fidesquaerens (marta_bee) wrote,

fannish share: hiatus, our old friend

The latest Sherlock series is done broadcasting in the UK, which means it's time for the crazy, wonderfully talented folks of the Sherlock fandom to do their thing.

(original compiler unknown)

In other words: welcome back, hiatus, old friend. The road goes ever on and on, they say, and I'm not sure fanfic writers don't come up with better material than Team Moffat. Which raises the interesting question in light of recent copyright decisions: rather than writing disclaimers saying no copyright infringement is intended on ACD or Team Moffat, perhaps I should set up a Creative Commons license to give guidance to the BBC scriptwriting team? If series three teaches us anything, it's that Mark Gatiss *must* have a Tumblr account.

Of course, for those of you less driven to create, Waterstones has you covered...


And, because I never got around to posting my Watson Wednesday share, here's that FB status as well:

Today is Wednesday, meaning I'm supposed to collect my favorite John Watson picture or meme. The best I can come up with is this meme, one of the texts from Baker Street series. The meme series is so very different from both Doyle and the BBC canon, but still entirely too funny for someone who both loves and enjoys laughing at them both. On top of the text itself, it's John Watson's facial expression that really makes me laugh. No spoilers whatsoever.


The real star of Watson Wednesday, however, is an analysis I put up on my blog last night, about the final scene of "His Last Vow," the BBC Sherlock third series finale. Or more precisely, the comments on that analysis. The post itself is so-so, though I think it's still worth reading if you were underwhelmed by that final scene. What truly stands out to me is the comments I've received over at LiveJournal, with some very thoughtful insights both into that scene and Watson's character generally (obviously within the confines of the BBC show). I shared a link on a discussion group for the show last night and have been truly impressed by the responses.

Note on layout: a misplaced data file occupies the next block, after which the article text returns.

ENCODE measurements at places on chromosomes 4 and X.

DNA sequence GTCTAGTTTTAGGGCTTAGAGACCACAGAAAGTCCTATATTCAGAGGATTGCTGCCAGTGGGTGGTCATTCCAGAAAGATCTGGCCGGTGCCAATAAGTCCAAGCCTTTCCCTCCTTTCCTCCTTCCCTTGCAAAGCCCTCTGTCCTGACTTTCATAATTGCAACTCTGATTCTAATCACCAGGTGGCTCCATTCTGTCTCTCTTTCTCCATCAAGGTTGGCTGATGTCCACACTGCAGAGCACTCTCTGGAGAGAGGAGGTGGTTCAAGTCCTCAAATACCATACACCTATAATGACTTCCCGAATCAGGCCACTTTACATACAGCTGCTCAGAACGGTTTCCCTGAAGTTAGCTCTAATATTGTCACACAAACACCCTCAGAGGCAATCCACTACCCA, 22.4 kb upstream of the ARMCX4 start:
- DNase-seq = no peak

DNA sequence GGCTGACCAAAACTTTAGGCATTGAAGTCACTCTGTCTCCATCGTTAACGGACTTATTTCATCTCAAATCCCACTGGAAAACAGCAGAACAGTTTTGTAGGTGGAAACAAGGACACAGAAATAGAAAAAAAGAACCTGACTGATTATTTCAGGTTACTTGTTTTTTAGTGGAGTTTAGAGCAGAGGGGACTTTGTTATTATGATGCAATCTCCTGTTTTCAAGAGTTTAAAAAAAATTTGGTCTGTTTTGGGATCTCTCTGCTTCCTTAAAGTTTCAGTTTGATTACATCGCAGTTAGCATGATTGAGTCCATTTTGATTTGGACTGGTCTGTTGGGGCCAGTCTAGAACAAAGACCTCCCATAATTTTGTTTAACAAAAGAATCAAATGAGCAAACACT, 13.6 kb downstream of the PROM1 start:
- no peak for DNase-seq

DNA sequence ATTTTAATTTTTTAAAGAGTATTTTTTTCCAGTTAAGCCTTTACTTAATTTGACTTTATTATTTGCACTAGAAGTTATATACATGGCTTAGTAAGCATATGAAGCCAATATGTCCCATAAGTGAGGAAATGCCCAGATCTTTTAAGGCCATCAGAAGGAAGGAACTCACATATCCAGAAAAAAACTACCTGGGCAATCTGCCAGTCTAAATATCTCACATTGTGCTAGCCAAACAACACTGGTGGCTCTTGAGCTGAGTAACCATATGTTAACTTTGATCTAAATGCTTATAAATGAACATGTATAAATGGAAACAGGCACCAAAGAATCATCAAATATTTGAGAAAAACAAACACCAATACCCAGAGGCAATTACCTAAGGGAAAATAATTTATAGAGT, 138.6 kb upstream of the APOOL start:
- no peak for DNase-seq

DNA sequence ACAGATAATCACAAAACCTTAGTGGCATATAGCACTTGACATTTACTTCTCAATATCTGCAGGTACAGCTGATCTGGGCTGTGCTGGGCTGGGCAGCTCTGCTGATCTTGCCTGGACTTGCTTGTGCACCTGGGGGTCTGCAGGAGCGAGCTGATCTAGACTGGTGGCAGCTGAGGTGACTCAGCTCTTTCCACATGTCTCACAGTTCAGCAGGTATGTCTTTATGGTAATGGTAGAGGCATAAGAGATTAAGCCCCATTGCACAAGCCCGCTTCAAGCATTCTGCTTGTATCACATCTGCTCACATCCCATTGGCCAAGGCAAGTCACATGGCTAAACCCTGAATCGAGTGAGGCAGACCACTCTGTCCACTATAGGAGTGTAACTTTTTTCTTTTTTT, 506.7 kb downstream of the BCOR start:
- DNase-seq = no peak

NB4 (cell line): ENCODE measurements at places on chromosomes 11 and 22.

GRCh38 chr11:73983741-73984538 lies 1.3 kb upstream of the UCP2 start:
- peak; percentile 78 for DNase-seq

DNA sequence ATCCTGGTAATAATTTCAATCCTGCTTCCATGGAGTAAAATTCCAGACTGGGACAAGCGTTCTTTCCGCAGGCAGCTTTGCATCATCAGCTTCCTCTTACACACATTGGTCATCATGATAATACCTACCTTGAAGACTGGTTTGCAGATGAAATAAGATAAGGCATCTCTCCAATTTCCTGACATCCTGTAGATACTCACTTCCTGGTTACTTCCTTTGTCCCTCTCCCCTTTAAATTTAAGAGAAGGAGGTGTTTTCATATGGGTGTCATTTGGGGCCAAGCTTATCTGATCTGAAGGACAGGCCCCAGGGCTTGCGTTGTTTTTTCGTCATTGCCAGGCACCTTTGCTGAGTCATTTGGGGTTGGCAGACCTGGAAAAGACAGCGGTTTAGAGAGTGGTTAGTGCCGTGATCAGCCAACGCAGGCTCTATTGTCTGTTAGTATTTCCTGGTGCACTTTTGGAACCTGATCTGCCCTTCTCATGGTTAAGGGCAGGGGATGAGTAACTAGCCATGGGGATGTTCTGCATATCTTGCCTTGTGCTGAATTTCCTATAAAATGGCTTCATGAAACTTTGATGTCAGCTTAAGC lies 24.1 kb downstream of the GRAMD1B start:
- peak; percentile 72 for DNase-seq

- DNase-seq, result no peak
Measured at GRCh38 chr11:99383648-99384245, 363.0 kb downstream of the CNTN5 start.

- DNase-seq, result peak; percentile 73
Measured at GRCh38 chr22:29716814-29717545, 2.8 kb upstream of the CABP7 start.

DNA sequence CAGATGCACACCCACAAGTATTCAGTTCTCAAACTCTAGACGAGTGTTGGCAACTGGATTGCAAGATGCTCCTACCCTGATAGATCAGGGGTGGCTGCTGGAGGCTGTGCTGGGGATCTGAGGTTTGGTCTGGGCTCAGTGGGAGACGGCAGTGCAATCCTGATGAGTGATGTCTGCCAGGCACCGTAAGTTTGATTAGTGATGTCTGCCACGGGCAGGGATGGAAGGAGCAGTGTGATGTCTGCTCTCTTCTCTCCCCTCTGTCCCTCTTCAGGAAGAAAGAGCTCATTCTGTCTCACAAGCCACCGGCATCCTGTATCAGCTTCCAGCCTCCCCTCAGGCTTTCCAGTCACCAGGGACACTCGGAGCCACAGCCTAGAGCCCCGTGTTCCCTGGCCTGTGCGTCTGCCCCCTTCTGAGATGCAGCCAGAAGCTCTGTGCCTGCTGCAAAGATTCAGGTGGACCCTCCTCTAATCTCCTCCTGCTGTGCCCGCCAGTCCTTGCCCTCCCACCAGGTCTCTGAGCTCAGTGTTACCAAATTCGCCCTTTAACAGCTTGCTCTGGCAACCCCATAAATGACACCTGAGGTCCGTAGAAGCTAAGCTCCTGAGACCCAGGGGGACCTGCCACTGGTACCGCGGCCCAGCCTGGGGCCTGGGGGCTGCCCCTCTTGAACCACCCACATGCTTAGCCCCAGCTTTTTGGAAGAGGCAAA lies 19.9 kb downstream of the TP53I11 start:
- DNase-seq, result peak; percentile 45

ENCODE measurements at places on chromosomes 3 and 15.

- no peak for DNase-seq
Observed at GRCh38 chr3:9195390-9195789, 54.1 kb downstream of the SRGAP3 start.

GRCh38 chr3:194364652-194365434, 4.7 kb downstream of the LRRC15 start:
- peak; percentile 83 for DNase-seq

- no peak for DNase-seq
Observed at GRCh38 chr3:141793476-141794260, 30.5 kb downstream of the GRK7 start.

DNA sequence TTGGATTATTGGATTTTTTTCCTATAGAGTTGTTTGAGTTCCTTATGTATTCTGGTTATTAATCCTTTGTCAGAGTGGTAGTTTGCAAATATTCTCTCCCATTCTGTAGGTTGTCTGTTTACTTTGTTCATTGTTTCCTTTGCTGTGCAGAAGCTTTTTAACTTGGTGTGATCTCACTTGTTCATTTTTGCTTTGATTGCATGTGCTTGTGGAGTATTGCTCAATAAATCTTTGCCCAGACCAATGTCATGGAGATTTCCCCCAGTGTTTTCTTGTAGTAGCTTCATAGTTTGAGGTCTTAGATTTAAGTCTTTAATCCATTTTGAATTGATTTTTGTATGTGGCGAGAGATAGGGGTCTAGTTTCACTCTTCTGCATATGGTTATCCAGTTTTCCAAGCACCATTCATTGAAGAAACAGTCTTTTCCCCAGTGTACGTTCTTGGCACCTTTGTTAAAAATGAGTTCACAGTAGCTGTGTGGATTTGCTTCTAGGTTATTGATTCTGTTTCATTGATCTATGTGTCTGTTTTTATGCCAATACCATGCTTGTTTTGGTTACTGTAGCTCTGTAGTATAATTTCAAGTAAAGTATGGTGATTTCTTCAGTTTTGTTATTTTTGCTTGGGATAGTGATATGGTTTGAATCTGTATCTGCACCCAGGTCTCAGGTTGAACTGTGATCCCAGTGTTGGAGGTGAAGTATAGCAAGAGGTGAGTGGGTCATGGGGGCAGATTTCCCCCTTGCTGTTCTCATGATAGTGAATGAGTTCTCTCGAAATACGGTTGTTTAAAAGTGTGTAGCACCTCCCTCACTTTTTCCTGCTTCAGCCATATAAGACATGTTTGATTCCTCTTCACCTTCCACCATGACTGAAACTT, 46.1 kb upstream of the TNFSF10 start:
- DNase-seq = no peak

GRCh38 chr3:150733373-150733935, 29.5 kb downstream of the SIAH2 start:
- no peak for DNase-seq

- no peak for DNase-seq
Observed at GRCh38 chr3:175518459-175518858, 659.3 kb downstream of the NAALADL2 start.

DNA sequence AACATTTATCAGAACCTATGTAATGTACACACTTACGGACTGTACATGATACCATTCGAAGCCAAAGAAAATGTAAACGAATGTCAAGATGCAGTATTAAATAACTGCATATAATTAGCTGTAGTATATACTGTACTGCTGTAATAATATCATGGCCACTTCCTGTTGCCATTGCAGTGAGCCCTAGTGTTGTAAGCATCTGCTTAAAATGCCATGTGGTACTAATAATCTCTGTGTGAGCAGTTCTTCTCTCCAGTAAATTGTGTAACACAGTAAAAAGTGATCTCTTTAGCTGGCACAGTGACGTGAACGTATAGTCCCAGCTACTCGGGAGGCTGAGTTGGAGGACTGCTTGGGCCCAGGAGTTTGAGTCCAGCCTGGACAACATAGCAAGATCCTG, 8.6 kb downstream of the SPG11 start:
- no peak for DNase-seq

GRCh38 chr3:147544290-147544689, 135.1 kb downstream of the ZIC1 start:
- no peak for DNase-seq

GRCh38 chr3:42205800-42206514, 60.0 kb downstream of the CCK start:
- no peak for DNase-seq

This post and the comments do have spoilers for series three, especially the final episode. But if you've seen it and are interested in what other people made of it, do check out the comments over at LJ.


Recent Pinterest Shares (for more fannish fun)
Recent tweets (for more serious reading)
Recent AO3 bookmarks (for fanfic recs)

Recent FaceBook bits and bobs:

Somewhere, at some point in the past, a guy thought, when designing the instructions for furniture: I could give people a numbered list of clear steps written in plain English, but instead I'll go for the confusing, nigh-impossible-to-decipher picture.

I really want to know exactly what thought process led up to this decision. What could positively motivate *anyone* to think this might be a good approach?

[NB: Altariel supplied a thoroughly plausible answer. I still think deliberate Marta-torture is involved.]